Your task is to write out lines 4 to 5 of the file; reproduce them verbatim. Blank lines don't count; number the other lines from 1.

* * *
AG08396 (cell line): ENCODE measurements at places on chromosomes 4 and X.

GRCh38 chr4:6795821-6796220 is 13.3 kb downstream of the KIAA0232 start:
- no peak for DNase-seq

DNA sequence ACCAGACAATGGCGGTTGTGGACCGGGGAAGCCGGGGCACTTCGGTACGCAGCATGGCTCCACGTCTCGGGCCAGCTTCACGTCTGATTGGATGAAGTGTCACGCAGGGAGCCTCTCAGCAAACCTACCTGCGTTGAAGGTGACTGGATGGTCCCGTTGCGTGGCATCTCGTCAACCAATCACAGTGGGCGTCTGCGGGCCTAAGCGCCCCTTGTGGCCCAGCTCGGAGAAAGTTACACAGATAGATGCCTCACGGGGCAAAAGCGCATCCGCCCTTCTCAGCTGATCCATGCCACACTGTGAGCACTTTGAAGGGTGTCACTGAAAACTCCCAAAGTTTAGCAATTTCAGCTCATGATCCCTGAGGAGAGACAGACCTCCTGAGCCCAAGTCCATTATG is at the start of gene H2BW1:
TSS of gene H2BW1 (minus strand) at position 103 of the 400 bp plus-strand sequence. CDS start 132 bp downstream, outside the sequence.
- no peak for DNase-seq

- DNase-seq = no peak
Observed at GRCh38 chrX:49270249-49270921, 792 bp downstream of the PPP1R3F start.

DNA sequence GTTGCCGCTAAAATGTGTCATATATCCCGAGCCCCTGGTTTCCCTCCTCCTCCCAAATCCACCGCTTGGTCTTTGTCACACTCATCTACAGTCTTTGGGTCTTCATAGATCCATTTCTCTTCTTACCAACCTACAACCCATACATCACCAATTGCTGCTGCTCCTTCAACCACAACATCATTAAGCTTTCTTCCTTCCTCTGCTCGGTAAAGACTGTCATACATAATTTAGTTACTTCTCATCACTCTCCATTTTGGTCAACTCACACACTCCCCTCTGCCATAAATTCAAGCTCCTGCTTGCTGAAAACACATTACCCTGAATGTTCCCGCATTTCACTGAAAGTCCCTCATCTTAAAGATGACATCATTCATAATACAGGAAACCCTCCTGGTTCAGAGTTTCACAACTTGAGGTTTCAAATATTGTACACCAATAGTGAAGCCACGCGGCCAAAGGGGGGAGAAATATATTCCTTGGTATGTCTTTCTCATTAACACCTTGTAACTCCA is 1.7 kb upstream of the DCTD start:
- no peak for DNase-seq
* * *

DNA sequence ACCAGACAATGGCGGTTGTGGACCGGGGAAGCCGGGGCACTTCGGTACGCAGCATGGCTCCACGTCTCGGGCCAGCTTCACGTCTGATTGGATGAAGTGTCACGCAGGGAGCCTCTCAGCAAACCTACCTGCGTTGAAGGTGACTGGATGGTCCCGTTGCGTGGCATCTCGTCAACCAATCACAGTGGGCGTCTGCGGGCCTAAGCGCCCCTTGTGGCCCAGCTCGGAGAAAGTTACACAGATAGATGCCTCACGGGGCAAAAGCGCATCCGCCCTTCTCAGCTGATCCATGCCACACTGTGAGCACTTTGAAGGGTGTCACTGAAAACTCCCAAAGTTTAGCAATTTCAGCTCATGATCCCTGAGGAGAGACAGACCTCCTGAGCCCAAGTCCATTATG is at the start of gene H2BW1:
TSS of gene H2BW1 (minus strand) at position 103 of the 400 bp plus-strand sequence. CDS start 132 bp downstream, outside the sequence.